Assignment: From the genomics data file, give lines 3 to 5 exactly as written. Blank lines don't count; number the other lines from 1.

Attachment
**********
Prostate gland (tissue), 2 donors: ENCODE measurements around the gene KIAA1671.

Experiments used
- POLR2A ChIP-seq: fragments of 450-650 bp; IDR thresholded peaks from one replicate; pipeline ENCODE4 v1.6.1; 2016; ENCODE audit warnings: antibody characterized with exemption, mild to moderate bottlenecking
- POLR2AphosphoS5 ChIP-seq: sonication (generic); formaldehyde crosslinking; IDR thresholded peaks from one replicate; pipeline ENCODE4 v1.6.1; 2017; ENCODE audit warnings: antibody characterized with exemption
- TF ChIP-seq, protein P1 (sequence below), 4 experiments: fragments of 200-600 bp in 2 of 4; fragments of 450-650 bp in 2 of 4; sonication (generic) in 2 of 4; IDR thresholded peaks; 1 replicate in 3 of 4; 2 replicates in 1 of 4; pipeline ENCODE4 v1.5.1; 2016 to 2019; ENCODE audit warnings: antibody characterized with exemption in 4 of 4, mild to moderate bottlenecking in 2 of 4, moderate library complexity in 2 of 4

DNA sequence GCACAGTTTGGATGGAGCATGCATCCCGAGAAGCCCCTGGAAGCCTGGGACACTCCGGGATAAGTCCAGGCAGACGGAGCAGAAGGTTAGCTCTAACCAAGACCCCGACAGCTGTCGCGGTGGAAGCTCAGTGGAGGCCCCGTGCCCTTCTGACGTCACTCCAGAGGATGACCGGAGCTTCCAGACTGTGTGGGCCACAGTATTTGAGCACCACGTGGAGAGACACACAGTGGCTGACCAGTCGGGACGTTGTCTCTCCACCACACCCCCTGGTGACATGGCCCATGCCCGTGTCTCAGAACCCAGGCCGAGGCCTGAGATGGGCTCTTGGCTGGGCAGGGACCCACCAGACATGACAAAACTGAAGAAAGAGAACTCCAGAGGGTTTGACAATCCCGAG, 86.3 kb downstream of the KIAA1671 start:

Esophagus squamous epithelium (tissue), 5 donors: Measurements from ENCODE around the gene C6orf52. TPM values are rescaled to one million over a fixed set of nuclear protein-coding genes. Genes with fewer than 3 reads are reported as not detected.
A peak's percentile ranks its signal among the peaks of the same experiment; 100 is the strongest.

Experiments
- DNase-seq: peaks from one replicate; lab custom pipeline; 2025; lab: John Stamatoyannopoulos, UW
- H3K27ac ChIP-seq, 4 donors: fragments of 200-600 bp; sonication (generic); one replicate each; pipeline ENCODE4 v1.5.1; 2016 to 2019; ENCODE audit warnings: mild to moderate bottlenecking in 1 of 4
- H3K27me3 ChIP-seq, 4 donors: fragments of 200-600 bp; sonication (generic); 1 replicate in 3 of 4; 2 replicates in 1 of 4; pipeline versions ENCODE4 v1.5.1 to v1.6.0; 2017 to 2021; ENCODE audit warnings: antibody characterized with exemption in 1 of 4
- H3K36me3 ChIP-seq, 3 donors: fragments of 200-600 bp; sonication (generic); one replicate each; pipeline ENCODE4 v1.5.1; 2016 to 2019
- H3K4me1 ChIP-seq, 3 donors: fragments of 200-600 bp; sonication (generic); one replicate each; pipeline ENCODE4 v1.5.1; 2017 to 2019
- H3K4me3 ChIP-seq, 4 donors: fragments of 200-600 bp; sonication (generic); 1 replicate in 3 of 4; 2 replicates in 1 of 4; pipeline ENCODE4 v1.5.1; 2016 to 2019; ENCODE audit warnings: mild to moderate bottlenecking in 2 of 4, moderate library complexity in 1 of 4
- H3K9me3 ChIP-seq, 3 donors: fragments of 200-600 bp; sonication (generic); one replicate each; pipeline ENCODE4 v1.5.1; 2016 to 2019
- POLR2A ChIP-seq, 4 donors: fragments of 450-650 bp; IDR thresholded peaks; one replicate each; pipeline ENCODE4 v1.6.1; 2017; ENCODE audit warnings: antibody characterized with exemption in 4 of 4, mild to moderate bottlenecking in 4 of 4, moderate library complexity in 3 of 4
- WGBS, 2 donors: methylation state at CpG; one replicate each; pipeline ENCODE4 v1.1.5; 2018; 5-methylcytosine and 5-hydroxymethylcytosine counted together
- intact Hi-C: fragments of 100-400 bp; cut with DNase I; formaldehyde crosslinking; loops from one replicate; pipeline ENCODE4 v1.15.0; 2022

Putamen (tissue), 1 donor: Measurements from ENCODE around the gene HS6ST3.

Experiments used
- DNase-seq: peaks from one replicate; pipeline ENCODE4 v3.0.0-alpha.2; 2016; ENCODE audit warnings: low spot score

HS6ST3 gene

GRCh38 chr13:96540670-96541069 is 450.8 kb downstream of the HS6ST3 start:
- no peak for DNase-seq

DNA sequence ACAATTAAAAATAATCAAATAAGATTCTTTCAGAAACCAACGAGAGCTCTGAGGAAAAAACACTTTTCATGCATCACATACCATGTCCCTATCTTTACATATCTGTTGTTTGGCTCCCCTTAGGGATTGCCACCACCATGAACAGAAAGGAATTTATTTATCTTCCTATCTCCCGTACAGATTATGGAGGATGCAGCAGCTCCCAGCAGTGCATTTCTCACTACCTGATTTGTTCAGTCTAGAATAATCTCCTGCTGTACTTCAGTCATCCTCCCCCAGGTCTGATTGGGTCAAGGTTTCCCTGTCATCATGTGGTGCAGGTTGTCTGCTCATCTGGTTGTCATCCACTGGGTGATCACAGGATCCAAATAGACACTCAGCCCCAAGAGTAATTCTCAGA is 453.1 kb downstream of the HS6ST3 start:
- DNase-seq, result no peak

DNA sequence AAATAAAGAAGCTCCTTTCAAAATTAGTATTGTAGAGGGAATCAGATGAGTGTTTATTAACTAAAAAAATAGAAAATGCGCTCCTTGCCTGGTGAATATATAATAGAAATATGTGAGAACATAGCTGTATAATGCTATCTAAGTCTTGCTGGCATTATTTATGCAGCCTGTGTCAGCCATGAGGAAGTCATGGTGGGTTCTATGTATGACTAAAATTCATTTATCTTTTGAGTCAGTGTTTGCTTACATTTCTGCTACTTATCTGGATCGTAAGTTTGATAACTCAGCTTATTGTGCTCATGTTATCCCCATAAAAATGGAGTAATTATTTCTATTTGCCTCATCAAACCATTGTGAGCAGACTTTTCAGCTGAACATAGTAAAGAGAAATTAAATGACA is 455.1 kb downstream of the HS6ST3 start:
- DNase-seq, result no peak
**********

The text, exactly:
- POLR2A ChIP-seq: fragments of 450-650 bp; IDR thresholded peaks from one replicate; pipeline ENCODE4 v1.6.1; 2016; ENCODE audit warnings: antibody characterized with exemption, mild to moderate bottlenecking
- POLR2AphosphoS5 ChIP-seq: sonication (generic); formaldehyde crosslinking; IDR thresholded peaks from one replicate; pipeline ENCODE4 v1.6.1; 2017; ENCODE audit warnings: antibody characterized with exemption
- TF ChIP-seq, protein P1 (sequence below), 4 experiments: fragments of 200-600 bp in 2 of 4; fragments of 450-650 bp in 2 of 4; sonication (generic) in 2 of 4; IDR thresholded peaks; 1 replicate in 3 of 4; 2 replicates in 1 of 4; pipeline ENCODE4 v1.5.1; 2016 to 2019; ENCODE audit warnings: antibody characterized with exemption in 4 of 4, mild to moderate bottlenecking in 2 of 4, moderate library complexity in 2 of 4